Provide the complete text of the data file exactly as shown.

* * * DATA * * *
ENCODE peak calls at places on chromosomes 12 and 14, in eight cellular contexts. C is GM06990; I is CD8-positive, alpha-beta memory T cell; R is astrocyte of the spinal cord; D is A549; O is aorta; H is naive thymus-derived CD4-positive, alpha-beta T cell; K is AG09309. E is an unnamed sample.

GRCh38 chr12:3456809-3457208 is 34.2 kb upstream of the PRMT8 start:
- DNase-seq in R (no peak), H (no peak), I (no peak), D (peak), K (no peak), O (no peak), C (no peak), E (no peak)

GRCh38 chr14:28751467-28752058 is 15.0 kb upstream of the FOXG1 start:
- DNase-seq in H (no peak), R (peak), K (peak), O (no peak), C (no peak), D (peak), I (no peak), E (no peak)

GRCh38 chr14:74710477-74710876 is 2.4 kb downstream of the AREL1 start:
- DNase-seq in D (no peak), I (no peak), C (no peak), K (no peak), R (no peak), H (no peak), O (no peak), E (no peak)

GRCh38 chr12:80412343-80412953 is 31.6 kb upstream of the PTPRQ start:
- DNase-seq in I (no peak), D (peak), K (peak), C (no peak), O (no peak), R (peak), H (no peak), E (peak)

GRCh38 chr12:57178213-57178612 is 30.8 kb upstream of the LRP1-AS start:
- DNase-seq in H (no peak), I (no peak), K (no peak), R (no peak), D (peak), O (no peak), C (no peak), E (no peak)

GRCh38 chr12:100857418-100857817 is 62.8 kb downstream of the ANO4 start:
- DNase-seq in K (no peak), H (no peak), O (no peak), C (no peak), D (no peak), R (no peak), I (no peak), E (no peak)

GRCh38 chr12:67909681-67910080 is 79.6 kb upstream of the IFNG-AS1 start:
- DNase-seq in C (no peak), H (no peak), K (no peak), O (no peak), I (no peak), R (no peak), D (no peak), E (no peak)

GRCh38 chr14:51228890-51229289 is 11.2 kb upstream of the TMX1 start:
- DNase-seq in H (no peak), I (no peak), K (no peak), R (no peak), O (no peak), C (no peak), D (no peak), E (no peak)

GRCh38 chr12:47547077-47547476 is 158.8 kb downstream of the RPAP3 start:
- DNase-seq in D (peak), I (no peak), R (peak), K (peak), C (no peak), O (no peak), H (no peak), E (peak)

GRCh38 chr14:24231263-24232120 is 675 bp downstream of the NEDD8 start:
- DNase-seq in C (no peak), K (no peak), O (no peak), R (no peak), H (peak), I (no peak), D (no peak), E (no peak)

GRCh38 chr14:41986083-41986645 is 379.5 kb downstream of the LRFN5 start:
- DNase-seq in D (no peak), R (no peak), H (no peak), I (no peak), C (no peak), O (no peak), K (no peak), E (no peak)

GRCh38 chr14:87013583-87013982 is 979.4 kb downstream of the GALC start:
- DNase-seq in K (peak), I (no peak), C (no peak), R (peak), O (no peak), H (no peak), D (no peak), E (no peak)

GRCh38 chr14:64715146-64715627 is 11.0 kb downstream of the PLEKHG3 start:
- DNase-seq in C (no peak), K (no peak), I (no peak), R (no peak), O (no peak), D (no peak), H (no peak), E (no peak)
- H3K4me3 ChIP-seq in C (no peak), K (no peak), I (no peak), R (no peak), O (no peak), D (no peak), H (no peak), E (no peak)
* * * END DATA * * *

ENCODE peak calls at places on chromosomes 12 and 14, in eight cellular contexts. C is GM06990; I is CD8-positive, alpha-beta memory T cell; R is astrocyte of the spinal cord; D is A549; O is aorta; H is naive thymus-derived CD4-positive, alpha-beta T cell; K is AG09309. E is an unnamed sample.

GRCh38 chr12:3456809-3457208 is 34.2 kb upstream of the PRMT8 start:
- DNase-seq in R (no peak), H (no peak), I (no peak), D (peak), K (no peak), O (no peak), C (no peak), E (no peak)

GRCh38 chr14:28751467-28752058 is 15.0 kb upstream of the FOXG1 start:
- DNase-seq in H (no peak), R (peak), K (peak), O (no peak), C (no peak), D (peak), I (no peak), E (no peak)

GRCh38 chr14:74710477-74710876 is 2.4 kb downstream of the AREL1 start:
- DNase-seq in D (no peak), I (no peak), C (no peak), K (no peak), R (no peak), H (no peak), O (no peak), E (no peak)

GRCh38 chr12:80412343-80412953 is 31.6 kb upstream of the PTPRQ start:
- DNase-seq in I (no peak), D (peak), K (peak), C (no peak), O (no peak), R (peak), H (no peak), E (peak)

GRCh38 chr12:57178213-57178612 is 30.8 kb upstream of the LRP1-AS start:
- DNase-seq in H (no peak), I (no peak), K (no peak), R (no peak), D (peak), O (no peak), C (no peak), E (no peak)

GRCh38 chr12:100857418-100857817 is 62.8 kb downstream of the ANO4 start:
- DNase-seq in K (no peak), H (no peak), O (no peak), C (no peak), D (no peak), R (no peak), I (no peak), E (no peak)

GRCh38 chr12:67909681-67910080 is 79.6 kb upstream of the IFNG-AS1 start:
- DNase-seq in C (no peak), H (no peak), K (no peak), O (no peak), I (no peak), R (no peak), D (no peak), E (no peak)

GRCh38 chr14:51228890-51229289 is 11.2 kb upstream of the TMX1 start:
- DNase-seq in H (no peak), I (no peak), K (no peak), R (no peak), O (no peak), C (no peak), D (no peak), E (no peak)

GRCh38 chr12:47547077-47547476 is 158.8 kb downstream of the RPAP3 start:
- DNase-seq in D (peak), I (no peak), R (peak), K (peak), C (no peak), O (no peak), H (no peak), E (peak)

GRCh38 chr14:24231263-24232120 is 675 bp downstream of the NEDD8 start:
- DNase-seq in C (no peak), K (no peak), O (no peak), R (no peak), H (peak), I (no peak), D (no peak), E (no peak)

GRCh38 chr14:41986083-41986645 is 379.5 kb downstream of the LRFN5 start:
- DNase-seq in D (no peak), R (no peak), H (no peak), I (no peak), C (no peak), O (no peak), K (no peak), E (no peak)

GRCh38 chr14:87013583-87013982 is 979.4 kb downstream of the GALC start:
- DNase-seq in K (peak), I (no peak), C (no peak), R (peak), O (no peak), H (no peak), D (no peak), E (no peak)

GRCh38 chr14:64715146-64715627 is 11.0 kb downstream of the PLEKHG3 start:
- DNase-seq in C (no peak), K (no peak), I (no peak), R (no peak), O (no peak), D (no peak), H (no peak), E (no peak)
- H3K4me3 ChIP-seq in C (no peak), K (no peak), I (no peak), R (no peak), O (no peak), D (no peak), H (no peak), E (no peak)